Death of Typhoid - Mrs. Lydia Lord BAHLMAN, aged 65, wife of Capt. William F. BAHLMAN, professor of Latin in the state normal school at Warrensburg, died of typhoid.
A Merchant's Wife Killed - Mrs. L.A. WARFORD, wife of a merchant at Manila suffered a fractured skull in a runaway accident, and died. Mr. WARFORD was also badly injured.
Run Over by a Locomotive - William BROWN, of Graniteville, fell off a car and was run over by a locomotive on the Iron Mountain while switching at Middlebrook. He died.
Shot Wife and Himself - William SHAVER, a wood-chopper who lived four miles west of Greenfield, shot and mortally wounded his wife. He then killed himself.
Jumped Into a Well - John R. HILL, near Hamilton, Caldwell county, committed suicide. He removed his coat, hat and shoes, and jumped into a well head first.
Accidentally Shot and Killed - Isaac DODSON, a well-known grocery-man of Springfield, was accidentally shot, by a country boy, while hunting, and died the following day.
Fatal Ending to Festivities - At Aud, Osage county, after a Christmas exercises, Jule BOILLOT was shot and killed by John HOLLOWAY. BOILLOT was a prominent farmer.
Could Not Find Work - Gustave NEWMAN, of St. Louis, could not find work and killed himself in the presence of his wife. He was well along in years.
Judge A.E. SHORTRIDGE - Judge A.I. SHORTRIDGE, aged 73, died at his residence at Macon, after a brief illness. He had been judge of the county court.
While Hunting - Will KELLY, aged 14, was accidentally shot and killed several miles south of Farber, Audrain county, while out hunting.
Thursday, 5 January 1899
FELL INTO A CISTERN AND DROWNED - Frank RICH, seven years old, whose parents live just west of Nichols Junction, Greene county, fell into a cistern and was drowned. His sister had drawn a bucket of water and left the cistern uncovered. Frank, who was running around, accidentally fell in. A mover, who was passing at the time, went down after the boy, but was too late to save his life.
HIS WOUNDS PROVED FATAL - James SHEARER, who was shot in the stomach, two miles northwest of Lancaster, died. His slayer, James MOORE, gave himself up to the officers.
WIFE OF A PIONEER MERCHANT - Mrs. Louis LONG, wife of Peter LONG, a pioneer merchant, who had been a resident of Sedalia for the past 32 years, died recently.
A PIONEER OF LINCOLN - Mrs. Job TAYLOR, a pioneer citizen of Lincoln county, died at her home, near Brussels, a few days ago. She was 75 years old.
A Veteran Passes Away - Capt. C.C. HARE, aged 67, is dead at his home in Kansas City of grip. He was born in Louisville, Ky., and served through the civil war with distinction.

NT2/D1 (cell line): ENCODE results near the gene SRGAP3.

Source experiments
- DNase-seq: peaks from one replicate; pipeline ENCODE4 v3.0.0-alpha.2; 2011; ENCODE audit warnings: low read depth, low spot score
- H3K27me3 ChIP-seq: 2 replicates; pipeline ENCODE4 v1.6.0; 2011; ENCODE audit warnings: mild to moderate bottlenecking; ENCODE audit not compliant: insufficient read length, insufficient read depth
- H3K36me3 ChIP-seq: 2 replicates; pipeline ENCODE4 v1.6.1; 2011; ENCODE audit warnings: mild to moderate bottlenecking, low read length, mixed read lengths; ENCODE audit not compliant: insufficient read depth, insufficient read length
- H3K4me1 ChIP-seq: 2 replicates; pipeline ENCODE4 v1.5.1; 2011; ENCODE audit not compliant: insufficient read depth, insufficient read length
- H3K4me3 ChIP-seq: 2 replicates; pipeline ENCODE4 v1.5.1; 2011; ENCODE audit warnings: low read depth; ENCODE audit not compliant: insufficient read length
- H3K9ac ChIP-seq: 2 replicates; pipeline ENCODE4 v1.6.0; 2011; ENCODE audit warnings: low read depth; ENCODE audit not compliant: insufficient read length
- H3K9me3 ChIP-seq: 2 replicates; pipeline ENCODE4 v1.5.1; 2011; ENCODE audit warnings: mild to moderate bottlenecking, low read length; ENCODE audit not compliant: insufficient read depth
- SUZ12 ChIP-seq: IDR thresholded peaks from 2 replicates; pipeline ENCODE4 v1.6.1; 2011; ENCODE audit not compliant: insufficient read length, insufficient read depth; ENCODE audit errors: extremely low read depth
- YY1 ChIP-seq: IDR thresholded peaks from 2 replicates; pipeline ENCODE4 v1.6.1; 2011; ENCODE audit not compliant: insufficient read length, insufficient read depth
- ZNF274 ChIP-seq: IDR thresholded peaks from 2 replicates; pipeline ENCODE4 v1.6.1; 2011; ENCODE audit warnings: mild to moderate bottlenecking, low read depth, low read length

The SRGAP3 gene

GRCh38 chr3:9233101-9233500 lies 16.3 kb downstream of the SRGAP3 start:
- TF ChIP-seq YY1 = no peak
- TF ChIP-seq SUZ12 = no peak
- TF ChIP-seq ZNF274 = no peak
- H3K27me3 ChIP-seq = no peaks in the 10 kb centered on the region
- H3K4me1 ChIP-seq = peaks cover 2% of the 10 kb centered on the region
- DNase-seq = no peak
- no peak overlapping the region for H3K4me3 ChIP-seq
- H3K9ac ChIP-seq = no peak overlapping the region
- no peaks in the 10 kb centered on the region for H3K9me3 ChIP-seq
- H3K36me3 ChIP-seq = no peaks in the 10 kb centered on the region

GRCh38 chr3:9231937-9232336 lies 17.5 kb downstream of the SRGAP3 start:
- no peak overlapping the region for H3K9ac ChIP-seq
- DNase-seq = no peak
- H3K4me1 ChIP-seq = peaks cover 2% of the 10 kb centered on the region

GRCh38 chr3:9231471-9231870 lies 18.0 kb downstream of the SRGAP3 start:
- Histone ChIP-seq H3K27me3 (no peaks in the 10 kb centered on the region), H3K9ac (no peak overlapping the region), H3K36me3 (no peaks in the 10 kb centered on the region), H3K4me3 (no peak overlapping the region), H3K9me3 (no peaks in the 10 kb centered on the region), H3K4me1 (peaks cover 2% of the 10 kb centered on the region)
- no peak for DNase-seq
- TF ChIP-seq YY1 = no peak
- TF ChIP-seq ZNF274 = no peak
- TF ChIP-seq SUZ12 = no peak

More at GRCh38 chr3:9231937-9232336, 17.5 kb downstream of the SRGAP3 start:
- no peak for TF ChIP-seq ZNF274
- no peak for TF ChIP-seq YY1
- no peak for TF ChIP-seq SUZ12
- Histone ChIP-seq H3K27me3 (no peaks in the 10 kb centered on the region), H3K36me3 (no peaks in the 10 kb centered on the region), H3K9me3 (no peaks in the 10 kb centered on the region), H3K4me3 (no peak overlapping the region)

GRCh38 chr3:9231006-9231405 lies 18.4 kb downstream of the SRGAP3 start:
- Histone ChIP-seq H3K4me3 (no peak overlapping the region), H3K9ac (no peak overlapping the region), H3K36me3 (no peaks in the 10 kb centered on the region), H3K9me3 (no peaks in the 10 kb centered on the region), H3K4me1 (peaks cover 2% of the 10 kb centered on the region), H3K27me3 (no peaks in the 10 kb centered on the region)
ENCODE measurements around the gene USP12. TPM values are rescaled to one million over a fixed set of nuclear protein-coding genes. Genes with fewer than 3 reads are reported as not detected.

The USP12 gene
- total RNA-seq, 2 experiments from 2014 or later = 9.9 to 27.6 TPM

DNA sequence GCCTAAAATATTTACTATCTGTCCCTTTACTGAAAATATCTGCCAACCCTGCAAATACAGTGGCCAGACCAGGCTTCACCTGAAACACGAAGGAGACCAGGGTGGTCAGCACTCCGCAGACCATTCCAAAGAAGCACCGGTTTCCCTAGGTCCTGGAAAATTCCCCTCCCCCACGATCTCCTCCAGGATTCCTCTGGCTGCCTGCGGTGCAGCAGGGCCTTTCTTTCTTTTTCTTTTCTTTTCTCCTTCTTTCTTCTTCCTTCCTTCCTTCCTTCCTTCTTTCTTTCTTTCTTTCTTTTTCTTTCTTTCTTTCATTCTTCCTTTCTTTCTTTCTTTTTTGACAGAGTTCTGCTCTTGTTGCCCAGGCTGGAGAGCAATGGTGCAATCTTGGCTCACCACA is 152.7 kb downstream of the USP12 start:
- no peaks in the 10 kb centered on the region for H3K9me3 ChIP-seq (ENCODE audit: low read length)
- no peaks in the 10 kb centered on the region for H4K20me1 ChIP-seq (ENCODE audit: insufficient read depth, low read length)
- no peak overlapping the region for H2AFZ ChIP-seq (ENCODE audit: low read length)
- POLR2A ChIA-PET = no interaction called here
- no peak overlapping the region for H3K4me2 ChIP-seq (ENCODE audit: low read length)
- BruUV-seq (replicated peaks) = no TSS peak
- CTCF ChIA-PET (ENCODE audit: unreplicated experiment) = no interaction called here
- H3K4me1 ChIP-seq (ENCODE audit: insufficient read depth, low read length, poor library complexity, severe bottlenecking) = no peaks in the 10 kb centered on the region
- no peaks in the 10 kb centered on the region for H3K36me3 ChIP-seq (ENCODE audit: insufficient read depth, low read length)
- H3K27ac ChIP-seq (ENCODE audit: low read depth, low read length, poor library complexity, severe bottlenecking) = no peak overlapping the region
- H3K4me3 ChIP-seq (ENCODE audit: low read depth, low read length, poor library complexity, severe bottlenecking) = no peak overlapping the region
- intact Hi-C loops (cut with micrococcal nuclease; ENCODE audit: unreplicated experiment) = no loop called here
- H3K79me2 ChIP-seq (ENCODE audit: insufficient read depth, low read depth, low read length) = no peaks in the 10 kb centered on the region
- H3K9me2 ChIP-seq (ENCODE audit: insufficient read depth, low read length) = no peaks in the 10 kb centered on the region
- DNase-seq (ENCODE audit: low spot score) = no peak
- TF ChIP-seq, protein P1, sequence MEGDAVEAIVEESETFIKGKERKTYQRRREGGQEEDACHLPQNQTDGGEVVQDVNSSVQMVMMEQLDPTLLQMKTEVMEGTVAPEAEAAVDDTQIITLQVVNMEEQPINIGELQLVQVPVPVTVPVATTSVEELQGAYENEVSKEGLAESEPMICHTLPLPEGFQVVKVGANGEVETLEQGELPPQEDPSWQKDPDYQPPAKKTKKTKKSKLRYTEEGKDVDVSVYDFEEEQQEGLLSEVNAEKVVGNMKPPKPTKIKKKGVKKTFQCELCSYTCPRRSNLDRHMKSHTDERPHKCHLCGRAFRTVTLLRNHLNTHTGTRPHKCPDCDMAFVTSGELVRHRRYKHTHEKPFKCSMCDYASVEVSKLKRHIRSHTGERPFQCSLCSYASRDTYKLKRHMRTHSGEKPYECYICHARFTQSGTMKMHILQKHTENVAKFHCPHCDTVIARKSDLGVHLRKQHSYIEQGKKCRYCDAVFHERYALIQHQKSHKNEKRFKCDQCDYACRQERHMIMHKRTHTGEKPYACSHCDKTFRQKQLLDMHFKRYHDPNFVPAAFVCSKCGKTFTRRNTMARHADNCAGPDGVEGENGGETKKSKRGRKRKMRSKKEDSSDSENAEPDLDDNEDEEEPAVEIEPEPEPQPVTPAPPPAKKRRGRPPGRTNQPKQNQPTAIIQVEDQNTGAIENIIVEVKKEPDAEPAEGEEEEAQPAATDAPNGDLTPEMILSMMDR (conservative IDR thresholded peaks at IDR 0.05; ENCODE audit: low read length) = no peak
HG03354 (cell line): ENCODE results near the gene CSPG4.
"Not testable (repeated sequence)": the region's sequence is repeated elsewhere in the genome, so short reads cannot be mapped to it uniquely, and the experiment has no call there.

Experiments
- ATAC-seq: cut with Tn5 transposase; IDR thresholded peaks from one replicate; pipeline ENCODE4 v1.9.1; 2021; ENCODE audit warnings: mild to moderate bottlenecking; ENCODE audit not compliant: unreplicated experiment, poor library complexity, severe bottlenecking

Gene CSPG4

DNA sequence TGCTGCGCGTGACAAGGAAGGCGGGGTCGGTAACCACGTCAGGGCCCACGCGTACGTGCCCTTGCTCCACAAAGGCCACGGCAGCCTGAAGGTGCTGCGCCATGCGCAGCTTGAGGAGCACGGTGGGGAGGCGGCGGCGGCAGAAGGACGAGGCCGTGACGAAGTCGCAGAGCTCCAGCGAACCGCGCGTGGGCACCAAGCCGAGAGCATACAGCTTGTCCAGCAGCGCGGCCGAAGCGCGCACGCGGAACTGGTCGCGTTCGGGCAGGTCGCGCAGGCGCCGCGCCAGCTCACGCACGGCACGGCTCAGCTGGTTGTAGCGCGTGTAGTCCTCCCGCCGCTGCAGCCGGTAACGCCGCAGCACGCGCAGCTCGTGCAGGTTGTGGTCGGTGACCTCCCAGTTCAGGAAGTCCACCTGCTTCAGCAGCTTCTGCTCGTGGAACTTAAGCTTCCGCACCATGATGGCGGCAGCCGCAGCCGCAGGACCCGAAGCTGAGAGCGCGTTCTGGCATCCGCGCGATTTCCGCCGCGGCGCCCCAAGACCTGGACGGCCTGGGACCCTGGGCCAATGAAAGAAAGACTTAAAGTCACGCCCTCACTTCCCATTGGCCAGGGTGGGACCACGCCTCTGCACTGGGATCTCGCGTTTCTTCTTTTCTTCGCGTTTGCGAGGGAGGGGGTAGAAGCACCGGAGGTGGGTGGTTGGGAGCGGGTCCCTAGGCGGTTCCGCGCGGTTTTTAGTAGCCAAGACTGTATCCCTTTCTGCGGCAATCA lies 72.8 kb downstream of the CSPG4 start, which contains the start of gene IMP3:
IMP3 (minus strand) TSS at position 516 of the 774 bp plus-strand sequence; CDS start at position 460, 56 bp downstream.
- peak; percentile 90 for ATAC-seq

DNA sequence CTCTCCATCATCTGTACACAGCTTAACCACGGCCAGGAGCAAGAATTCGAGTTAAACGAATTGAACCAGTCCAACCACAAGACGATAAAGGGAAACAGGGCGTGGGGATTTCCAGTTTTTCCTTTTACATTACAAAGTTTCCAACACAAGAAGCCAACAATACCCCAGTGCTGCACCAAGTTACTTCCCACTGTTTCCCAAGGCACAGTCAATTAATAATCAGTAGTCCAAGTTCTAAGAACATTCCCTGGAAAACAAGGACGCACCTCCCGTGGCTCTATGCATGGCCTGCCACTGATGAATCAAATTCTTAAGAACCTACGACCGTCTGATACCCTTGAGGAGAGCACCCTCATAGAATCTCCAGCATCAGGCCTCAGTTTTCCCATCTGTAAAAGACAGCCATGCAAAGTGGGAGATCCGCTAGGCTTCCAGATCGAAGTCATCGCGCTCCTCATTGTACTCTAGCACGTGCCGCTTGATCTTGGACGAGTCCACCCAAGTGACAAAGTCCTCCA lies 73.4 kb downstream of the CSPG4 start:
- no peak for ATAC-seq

PROBATE COURT - Saturday, December 31 1898 - Second annual settlement of estates of Harry, Robert, Alice, Edith, Edward and James MARSH filed and approved.
PROBATE COURT - Saturday, December 31 1898 - John J. NELSON appointed guardian and curator of estates of Flora, Wm. E. and Gesnie BOHMIE, minors, with bond of $2000 in each case.
THURSDAY, 12 JANUARY 1899
J.D. MALOY, a brakeman on the road, was instantly killed last Sunday morning at Mill Spring. He was running to open a switch to let in No. 76 and was struck by the engine. The accident was not discovered until the train had pulled in the side track. Mr. MALOY was about thirty years old and had been married only seven months. His home was in De Soto, to which his remains were brought Sunday afternoon, and on Monday afternoon were shipped to Mt. Vernon, Ills., the former home of Mrs. MALOY. The associates of Mr. MALOY speak highly of him and general
sympathy is expressed at his untimely death and for the sorrowing young wife. He carried a policy on his life for $1,200 in the trainmen's organization and was a member of the Knights of Pythias. A delegation of trainmen accompanied Mrs. MALOY and the remains of her husband to Mt. Vernon, Ills.
Mr. GRIFFITH, an old and respected citizen of Ste. Genevieve county, whose home was near the river, Aux Vases, died at the home of his nephew, Judge R.G. MADISON on Monday of last week. His body was sent home for interment.
THURSDAY, 19 JANUARY 1899
OBITUARY - Daniel L. JARVIS, whose death we announced last week was born in 1853 and was the eldest of seven children born to Thornton and Mary A. (WILLIAMS) JARVIS. His whole life, except the time spent at school, at McKendree College, Lebanon Ills., has been spent in Jefferson County, with the exception of about three years, on the farm, a part of which was the home place give him by his father. He has been extensively engaged in stock raising during all these years and when a post office was located at his place and named Jarvis, he opened a country store, which he has also conducted. In 1877, Mr. JARVIS was married to Miss Rosetta HENSLEY and of this marriage seven children were born, three boys and four girls, all living. His mother, one brother, Chas. JARVIS, and two sisters, Mrs.O.H. DONNELL and Mrs. Jos. J. HOEKEN survive the deceased. During all his life Daniel L. JARVIS has had the esteem and confidence of a large number of friends, acquaintances and business associates, who deeply